The ASU hopes that competitions will attract more student involvement and interaction.
By Gene Wickham, Staff Writer
The ASU reviewed two presentations during their Oct. 27 meeting which would increase their political and social influence with other LACCD colleges, as well as other community colleges in California.
Oscar Juvera, the commissioner of health and safety, resigned after a couple of weeks in his post. Juvera served after being appointed by the ASU earlier this semester.
In the finance report, more money was moved to alternate accounts because of the continuing pandemic. A total of $8,900 approved last year for food to individual campus organizations was moved to “contracts” because of no in-person meeting protocols. The groups included: Executive Council, Student Life, Executive Council Training, ICC Training, Shared Governance Training, Welcome Week, Stress Relief, Awareness Workshops and the Mental Health Event.
Two presentations were made to the board to increase the political clout and communication between other community colleges.
Eddie Cruz, from City College’s student board, reached out to Valley College to promote a server he is developing which would allow ASU officers and students within LACCD to talk with each other. The website would increase information transmission between schools, provide chats, private channels and other features strengthening communication between the colleges.
On a broader level, Kelly Li of Student Senate for California Community Colleges (SSCCC) encouraged Valley to join the California Student Senate in order to fully involve themselves with other community colleges in the state.
As part of her diverse membership duties, Treasurer Erika Fletcher attended the school’s curriculum meeting which was tasked to confirm approval of roughly 100 online classes for the spring semester.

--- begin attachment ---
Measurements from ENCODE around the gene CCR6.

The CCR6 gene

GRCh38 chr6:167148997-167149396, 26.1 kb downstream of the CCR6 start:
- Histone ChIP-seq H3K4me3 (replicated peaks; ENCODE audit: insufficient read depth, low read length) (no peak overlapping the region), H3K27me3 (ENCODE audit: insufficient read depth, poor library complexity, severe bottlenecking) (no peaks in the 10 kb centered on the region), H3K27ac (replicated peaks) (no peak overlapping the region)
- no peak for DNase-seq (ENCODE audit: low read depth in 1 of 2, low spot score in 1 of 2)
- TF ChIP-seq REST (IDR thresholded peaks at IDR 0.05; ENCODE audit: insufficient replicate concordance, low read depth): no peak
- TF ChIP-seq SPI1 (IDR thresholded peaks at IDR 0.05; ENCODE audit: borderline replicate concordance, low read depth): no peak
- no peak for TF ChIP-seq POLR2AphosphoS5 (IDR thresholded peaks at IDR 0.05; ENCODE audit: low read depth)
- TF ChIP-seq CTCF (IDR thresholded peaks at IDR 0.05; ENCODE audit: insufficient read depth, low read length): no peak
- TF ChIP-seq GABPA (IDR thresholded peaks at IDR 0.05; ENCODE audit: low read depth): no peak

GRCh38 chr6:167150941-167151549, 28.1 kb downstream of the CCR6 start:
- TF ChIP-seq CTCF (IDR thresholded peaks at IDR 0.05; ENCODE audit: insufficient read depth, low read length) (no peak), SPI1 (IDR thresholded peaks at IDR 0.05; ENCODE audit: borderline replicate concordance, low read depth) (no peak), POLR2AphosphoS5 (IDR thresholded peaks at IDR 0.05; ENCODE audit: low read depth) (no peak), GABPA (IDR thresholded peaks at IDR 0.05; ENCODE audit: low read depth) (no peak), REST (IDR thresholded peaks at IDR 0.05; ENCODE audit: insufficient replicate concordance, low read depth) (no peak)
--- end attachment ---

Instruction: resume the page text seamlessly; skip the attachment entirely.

“For all of our classes to be put online, it has to be approved,” Fletcher explained. “The students have to acquire the things [they need] to pass the class.”
Fletcher also reported departments are required to submit a written statement as to how each online class plans to create a structure which will help students succeed. The wording is very important, so 40 percent of the plans were sent back for rewording.
To promote Valley’s campus club community, the advisors introduced a competition to design a “Unity Logo” which would be applied to T-shirts created for all the campus clubs.
“This competition, opening it up to LAVC students, they could submit their artwork which would be the logo or the theme of that T-shirt,” said Monica Flores, the ASU advisor, “which could then be given to club members.”
Because of the work required, the deadline was extended into spring with one winner and a prize of several hundred dollars from the Student Bookstore. ASU competitions are only open to paid memberships. The motion for the competition was approved and more information will be posted on the ASU’s webpage.